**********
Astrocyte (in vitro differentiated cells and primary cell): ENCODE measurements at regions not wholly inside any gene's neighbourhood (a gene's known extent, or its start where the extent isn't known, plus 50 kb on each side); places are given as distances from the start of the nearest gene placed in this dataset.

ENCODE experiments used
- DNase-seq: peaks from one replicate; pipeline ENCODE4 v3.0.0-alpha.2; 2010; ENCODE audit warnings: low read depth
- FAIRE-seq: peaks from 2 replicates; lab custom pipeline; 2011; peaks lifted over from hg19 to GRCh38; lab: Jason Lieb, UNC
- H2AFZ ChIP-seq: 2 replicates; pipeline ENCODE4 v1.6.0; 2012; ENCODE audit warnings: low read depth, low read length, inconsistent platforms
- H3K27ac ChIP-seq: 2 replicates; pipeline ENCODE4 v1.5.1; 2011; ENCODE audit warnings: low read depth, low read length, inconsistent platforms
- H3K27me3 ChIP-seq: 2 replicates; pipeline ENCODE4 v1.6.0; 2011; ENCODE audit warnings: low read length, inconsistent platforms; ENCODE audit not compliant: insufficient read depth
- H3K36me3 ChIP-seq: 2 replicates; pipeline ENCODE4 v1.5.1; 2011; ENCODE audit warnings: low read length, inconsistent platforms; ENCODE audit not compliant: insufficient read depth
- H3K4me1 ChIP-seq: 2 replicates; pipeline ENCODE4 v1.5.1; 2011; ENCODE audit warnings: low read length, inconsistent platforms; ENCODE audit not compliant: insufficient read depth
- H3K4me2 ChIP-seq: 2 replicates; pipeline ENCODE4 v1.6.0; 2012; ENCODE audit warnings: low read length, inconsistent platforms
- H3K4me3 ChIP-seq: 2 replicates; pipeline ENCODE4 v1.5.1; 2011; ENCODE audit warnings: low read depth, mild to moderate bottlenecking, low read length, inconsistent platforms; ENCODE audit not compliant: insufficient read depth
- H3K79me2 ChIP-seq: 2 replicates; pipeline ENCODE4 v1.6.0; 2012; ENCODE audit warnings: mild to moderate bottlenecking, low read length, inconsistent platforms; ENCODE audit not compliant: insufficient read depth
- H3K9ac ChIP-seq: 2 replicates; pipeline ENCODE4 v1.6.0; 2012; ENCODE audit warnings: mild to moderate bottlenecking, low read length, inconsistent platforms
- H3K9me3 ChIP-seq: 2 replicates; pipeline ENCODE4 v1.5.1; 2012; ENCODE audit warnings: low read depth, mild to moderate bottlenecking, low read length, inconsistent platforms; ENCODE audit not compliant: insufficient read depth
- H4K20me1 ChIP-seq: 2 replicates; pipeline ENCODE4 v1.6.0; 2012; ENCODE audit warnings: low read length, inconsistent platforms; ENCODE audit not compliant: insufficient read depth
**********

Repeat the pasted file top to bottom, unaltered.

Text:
Astrocyte (in vitro differentiated cells and primary cell): ENCODE measurements at regions not wholly inside any gene's neighbourhood (a gene's known extent, or its start where the extent isn't known, plus 50 kb on each side); places are given as distances from the start of the nearest gene placed in this dataset.

ENCODE experiments used
- DNase-seq: peaks from one replicate; pipeline ENCODE4 v3.0.0-alpha.2; 2010; ENCODE audit warnings: low read depth
- FAIRE-seq: peaks from 2 replicates; lab custom pipeline; 2011; peaks lifted over from hg19 to GRCh38; lab: Jason Lieb, UNC
- H2AFZ ChIP-seq: 2 replicates; pipeline ENCODE4 v1.6.0; 2012; ENCODE audit warnings: low read depth, low read length, inconsistent platforms
- H3K27ac ChIP-seq: 2 replicates; pipeline ENCODE4 v1.5.1; 2011; ENCODE audit warnings: low read depth, low read length, inconsistent platforms
- H3K27me3 ChIP-seq: 2 replicates; pipeline ENCODE4 v1.6.0; 2011; ENCODE audit warnings: low read length, inconsistent platforms; ENCODE audit not compliant: insufficient read depth
- H3K36me3 ChIP-seq: 2 replicates; pipeline ENCODE4 v1.5.1; 2011; ENCODE audit warnings: low read length, inconsistent platforms; ENCODE audit not compliant: insufficient read depth
- H3K4me1 ChIP-seq: 2 replicates; pipeline ENCODE4 v1.5.1; 2011; ENCODE audit warnings: low read length, inconsistent platforms; ENCODE audit not compliant: insufficient read depth
- H3K4me2 ChIP-seq: 2 replicates; pipeline ENCODE4 v1.6.0; 2012; ENCODE audit warnings: low read length, inconsistent platforms
- H3K4me3 ChIP-seq: 2 replicates; pipeline ENCODE4 v1.5.1; 2011; ENCODE audit warnings: low read depth, mild to moderate bottlenecking, low read length, inconsistent platforms; ENCODE audit not compliant: insufficient read depth
- H3K79me2 ChIP-seq: 2 replicates; pipeline ENCODE4 v1.6.0; 2012; ENCODE audit warnings: mild to moderate bottlenecking, low read length, inconsistent platforms; ENCODE audit not compliant: insufficient read depth
- H3K9ac ChIP-seq: 2 replicates; pipeline ENCODE4 v1.6.0; 2012; ENCODE audit warnings: mild to moderate bottlenecking, low read length, inconsistent platforms
- H3K9me3 ChIP-seq: 2 replicates; pipeline ENCODE4 v1.5.1; 2012; ENCODE audit warnings: low read depth, mild to moderate bottlenecking, low read length, inconsistent platforms; ENCODE audit not compliant: insufficient read depth
- H4K20me1 ChIP-seq: 2 replicates; pipeline ENCODE4 v1.6.0; 2012; ENCODE audit warnings: low read length, inconsistent platforms; ENCODE audit not compliant: insufficient read depth